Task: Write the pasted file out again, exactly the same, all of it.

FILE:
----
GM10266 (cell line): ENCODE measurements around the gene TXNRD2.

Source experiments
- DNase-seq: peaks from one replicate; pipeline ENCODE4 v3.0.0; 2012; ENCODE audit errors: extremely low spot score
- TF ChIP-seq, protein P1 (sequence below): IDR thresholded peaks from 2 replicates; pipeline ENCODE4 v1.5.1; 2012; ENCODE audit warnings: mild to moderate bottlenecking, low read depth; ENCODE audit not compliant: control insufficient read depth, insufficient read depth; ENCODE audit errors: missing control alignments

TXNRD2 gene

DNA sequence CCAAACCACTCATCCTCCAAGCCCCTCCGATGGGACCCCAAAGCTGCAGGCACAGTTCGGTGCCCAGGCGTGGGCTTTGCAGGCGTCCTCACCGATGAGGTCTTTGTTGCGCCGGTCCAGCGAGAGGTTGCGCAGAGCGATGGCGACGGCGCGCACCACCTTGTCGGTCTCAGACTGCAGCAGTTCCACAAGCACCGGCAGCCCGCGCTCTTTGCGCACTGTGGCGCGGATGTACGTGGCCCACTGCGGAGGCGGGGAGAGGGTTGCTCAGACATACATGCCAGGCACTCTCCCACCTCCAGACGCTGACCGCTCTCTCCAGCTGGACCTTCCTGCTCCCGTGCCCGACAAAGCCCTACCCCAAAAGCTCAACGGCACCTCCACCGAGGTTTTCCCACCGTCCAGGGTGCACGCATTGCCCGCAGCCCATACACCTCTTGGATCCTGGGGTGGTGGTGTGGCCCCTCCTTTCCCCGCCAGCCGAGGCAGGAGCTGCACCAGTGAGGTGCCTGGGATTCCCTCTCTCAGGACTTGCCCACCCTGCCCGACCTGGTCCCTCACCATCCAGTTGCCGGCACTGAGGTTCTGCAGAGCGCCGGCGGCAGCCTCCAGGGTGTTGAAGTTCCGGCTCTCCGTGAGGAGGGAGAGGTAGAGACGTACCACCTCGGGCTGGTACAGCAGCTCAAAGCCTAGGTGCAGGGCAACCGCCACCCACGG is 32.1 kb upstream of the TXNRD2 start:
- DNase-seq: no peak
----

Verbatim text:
GM10266 (cell line): ENCODE measurements around the gene TXNRD2.

Source experiments
- DNase-seq: peaks from one replicate; pipeline ENCODE4 v3.0.0; 2012; ENCODE audit errors: extremely low spot score
- TF ChIP-seq, protein P1 (sequence below): IDR thresholded peaks from 2 replicates; pipeline ENCODE4 v1.5.1; 2012; ENCODE audit warnings: mild to moderate bottlenecking, low read depth; ENCODE audit not compliant: control insufficient read depth, insufficient read depth; ENCODE audit errors: missing control alignments

TXNRD2 gene

DNA sequence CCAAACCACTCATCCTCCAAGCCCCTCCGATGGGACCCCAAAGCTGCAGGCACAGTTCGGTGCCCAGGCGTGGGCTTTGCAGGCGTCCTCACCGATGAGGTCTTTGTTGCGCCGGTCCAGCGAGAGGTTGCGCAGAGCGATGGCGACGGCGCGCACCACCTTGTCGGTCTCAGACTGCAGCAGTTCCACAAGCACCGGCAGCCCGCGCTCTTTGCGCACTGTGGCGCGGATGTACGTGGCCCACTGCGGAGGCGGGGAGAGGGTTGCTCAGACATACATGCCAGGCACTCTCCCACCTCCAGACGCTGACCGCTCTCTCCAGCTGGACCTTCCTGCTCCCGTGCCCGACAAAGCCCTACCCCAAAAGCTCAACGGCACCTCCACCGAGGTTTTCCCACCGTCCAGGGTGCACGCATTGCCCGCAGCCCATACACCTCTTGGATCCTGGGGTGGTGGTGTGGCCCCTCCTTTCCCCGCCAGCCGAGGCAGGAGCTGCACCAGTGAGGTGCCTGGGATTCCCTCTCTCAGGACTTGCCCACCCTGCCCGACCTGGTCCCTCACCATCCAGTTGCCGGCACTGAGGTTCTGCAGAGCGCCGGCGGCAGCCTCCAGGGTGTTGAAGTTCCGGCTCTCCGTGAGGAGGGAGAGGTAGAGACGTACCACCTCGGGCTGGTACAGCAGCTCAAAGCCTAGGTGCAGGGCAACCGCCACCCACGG is 32.1 kb upstream of the TXNRD2 start:
- DNase-seq: no peak